Best electric family cars 2020
Our guide to the most practical electric family cars on sale right now
Electric cars are now available in a wide range of bodystyles. From superminis to sports cars, there’s one to suit your lifestyle and taste.
If it’s space you want, and room for the family, there’s plenty of choice already. And you won’t have to spend a fortune either.
From the Tesla Model 3 to more budget offerings from Kia and Hyundai, these are our picks for the best electric family cars on sale now.
Hyundai Kona Electric
Fashionable, affordable and with a long range, the Kona Electric is a great electric-car choice for families that’s fantastic value for money. It’s not quite as spacious as small SUV rivals such as the Renault Captur and SEAT Arona but, unlike some electric cars, it’s not compromised either.
The longest range is only offered by the higher-spec versions, which get a 64kWh battery. This gives a range of 279 miles. Charging to 80% takes 75 minutes from a 50kWh fast charger.
There’s a smaller battery in the less expensive versions that provides a range of 180 miles. With the Government’s electric-car grant, the Kona Electric starts at £27,250. Read our full review.
Hyundai Ioniq Electric
The Ioniq Electric has been around since 2016 and has recently been facelifted. As well as a fresh new look, the car got more range, more power and more technology.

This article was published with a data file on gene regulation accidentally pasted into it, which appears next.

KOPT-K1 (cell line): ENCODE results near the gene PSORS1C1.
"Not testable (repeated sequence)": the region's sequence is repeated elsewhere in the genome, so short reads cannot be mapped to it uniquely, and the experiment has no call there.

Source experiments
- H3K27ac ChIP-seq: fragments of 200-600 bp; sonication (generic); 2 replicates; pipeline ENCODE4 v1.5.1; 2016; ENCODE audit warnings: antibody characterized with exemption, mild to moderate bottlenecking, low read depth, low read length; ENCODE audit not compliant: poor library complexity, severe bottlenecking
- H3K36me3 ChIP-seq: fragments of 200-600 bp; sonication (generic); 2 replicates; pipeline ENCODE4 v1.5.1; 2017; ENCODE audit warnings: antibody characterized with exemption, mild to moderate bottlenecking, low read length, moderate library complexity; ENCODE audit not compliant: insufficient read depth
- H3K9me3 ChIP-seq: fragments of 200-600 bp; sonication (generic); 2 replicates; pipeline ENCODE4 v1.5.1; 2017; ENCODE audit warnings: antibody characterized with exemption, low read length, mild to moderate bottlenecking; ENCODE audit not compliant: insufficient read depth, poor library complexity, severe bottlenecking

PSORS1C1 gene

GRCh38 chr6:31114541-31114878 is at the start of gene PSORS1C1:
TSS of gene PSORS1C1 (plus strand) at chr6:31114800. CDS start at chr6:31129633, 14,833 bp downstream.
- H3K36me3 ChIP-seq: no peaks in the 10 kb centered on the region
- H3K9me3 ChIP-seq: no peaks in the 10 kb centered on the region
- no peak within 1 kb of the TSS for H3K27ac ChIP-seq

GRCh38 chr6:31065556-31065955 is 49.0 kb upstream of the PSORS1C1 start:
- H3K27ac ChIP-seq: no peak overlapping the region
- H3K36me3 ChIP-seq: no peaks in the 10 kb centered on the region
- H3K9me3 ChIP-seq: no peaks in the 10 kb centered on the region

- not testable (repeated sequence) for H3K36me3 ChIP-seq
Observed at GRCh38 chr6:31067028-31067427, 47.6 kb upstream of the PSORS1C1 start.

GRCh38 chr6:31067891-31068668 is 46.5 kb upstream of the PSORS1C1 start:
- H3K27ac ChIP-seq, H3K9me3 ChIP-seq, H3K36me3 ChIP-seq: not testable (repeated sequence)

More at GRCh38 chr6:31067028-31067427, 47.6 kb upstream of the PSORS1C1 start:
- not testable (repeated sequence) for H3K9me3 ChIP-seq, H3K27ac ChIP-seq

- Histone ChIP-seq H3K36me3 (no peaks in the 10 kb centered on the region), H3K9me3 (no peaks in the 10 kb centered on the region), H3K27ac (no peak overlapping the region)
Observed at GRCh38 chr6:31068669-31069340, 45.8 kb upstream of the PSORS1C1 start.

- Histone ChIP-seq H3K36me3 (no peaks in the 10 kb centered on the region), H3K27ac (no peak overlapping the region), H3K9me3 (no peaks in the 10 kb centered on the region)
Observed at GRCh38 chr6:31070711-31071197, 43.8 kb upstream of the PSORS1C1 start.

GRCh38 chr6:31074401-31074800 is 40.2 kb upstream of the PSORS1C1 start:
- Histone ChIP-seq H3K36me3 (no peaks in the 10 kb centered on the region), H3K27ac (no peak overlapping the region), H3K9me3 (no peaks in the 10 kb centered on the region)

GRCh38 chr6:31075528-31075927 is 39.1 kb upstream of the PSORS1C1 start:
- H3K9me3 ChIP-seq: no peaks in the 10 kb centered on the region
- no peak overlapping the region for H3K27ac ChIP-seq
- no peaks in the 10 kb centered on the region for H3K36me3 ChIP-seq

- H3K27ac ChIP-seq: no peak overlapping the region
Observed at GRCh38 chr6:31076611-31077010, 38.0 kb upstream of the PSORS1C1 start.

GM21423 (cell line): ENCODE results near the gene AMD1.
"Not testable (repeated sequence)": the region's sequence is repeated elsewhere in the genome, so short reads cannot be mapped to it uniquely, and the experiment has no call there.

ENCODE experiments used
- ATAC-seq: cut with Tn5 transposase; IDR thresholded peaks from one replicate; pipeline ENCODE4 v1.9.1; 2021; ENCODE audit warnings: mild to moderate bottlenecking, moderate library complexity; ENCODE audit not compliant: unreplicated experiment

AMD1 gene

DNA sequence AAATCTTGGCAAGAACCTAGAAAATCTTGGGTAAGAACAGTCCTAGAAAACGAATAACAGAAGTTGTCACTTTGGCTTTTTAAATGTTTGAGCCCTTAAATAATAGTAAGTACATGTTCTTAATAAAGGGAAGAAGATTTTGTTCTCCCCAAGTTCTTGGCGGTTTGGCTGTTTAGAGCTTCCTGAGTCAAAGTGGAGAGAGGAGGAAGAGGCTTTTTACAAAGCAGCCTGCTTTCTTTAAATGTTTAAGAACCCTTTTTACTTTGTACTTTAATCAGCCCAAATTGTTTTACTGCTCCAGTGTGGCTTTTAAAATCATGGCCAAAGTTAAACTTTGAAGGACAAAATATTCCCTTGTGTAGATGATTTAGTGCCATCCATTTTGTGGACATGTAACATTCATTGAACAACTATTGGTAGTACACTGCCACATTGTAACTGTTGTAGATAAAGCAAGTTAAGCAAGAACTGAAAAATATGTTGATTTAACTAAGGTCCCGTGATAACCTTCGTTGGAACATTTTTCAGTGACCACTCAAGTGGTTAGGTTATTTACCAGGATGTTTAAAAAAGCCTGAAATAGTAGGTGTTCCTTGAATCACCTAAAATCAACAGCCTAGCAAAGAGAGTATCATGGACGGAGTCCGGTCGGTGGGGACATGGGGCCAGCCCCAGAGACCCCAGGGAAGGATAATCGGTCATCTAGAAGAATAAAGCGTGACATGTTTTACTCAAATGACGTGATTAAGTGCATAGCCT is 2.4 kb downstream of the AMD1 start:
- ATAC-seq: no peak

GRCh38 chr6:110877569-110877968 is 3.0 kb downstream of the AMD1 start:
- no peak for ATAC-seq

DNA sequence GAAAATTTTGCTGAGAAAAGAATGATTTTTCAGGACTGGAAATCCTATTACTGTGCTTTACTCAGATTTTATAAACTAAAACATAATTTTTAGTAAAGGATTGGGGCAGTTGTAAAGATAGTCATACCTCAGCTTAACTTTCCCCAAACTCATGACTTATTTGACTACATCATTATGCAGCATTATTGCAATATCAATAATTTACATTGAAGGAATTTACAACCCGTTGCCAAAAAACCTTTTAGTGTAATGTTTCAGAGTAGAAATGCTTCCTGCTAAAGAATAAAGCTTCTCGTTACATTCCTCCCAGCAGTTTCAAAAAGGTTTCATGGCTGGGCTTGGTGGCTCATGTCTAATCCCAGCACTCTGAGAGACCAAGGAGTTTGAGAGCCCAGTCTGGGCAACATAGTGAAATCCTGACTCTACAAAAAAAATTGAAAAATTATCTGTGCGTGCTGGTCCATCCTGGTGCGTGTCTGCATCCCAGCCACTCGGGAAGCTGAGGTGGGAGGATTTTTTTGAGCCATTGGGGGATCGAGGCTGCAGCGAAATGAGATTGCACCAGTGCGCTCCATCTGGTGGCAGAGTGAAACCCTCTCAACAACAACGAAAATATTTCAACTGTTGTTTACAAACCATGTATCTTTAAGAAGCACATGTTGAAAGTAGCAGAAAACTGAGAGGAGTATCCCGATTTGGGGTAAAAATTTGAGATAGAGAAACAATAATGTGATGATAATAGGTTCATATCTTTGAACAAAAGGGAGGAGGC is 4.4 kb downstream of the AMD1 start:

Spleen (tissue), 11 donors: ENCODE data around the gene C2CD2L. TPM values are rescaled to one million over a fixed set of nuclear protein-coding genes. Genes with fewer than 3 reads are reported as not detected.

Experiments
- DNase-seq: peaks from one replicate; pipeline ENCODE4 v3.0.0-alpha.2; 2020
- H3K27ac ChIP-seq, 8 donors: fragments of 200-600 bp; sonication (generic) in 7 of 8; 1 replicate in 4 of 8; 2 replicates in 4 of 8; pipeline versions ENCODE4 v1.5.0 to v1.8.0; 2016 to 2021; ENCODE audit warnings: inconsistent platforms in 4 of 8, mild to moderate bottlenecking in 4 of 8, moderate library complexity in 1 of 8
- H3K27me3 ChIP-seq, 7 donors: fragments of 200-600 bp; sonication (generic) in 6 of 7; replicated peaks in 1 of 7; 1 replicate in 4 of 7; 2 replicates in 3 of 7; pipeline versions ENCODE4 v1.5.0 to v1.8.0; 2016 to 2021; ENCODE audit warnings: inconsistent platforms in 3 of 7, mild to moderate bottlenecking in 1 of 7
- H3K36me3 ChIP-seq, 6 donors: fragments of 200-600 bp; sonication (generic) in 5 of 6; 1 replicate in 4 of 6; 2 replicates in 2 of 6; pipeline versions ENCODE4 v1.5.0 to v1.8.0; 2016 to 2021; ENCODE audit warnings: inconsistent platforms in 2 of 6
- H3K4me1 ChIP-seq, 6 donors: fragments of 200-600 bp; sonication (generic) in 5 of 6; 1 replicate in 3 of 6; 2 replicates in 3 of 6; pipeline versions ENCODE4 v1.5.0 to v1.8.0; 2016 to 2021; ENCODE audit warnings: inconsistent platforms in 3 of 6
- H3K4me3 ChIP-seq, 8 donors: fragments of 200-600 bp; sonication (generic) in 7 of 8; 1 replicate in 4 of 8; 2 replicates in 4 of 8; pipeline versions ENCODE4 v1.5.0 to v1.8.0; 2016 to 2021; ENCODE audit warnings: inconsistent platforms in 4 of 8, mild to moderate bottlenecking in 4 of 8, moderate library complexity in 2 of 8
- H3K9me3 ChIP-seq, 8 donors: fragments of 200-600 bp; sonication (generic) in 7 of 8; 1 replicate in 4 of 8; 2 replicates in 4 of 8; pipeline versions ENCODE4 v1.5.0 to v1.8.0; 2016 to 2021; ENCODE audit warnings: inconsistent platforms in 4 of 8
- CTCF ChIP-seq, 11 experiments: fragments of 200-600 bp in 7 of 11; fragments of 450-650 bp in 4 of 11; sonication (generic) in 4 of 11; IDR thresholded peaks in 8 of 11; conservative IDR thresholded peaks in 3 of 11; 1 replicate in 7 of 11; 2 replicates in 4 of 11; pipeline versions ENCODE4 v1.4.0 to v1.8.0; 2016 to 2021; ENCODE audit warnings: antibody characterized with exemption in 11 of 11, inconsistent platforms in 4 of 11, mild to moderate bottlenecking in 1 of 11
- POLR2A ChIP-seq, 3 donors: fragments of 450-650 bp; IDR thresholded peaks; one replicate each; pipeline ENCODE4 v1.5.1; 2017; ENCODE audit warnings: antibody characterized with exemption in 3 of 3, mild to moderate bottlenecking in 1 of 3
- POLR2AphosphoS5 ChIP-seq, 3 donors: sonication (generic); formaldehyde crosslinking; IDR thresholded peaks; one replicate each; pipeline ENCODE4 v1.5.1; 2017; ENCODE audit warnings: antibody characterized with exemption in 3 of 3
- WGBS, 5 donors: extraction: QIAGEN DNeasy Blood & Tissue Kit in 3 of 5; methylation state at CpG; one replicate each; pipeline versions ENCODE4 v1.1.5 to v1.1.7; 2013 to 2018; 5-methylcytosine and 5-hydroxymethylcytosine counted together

Let’s start with the range. Its 38.3kWh battery offers 194 miles of range, 20 more than before. That powers an electric motor, which now produces 134 instead of the 118bhp before, slightly improving the acceleration time from 0-62mph to 9.7 seconds. From a 50kW charger, the Ioniq will charge to 80% capacity in an hour.
Inside, it now features a 10.25-inch touchscreen and Hyundai has also stripped out many of the car’s buttons and replaced them with a touchpad for operating the menus and climate control. Read our full review.
Meet our current favourite electric car. Great value, with mega range and plenty of family-friendly space, the e-Niro ticks a lot of boxes. Kia claims a range of 282 miles, putting the e-Niro up there with some of the longest-range electric cars on sale, but at a much-reduced price of just under £33,000 after the government grant.
Power comes from a 64kWh battery, with the electric motor powering the front wheels. Charging from a typical 7.2kW home wallbox, the e-Niro will top up fully in nine hours.
At a 50kW charger of the type you’d find at a motorway services, the e-Niro can be topped up to 80% in 75 minutes. It shares its powertrain with the equally excellent Hyundai Kona Electric mentioned above. Read our full review.
Kia Soul EV
Funky, high-tech and practical, the Soul EV is a compelling family choice that shares its powertrain with the e-Niro and Kona Electric.
Cheaper than the e-Niro by about £3,000, the Soul is slightly smaller, but still offers more space than a typical hatchback. Its 64kWh battery powers a sprightly 201bhp electric motor, giving it hot-hatch-like performance.
MG ZS EV
MG has been going through a renaissance under Chinese ownership and its ZS EV is one of the cheapest ways to get into an uncompromising electric car. After the government grant, it costs less than £25,000.
For this, you get plenty of space and practicality, as the ZS EV is a compact SUV. If you can overlook its lacklustre driving experience, the ZS EV is a sensible choice.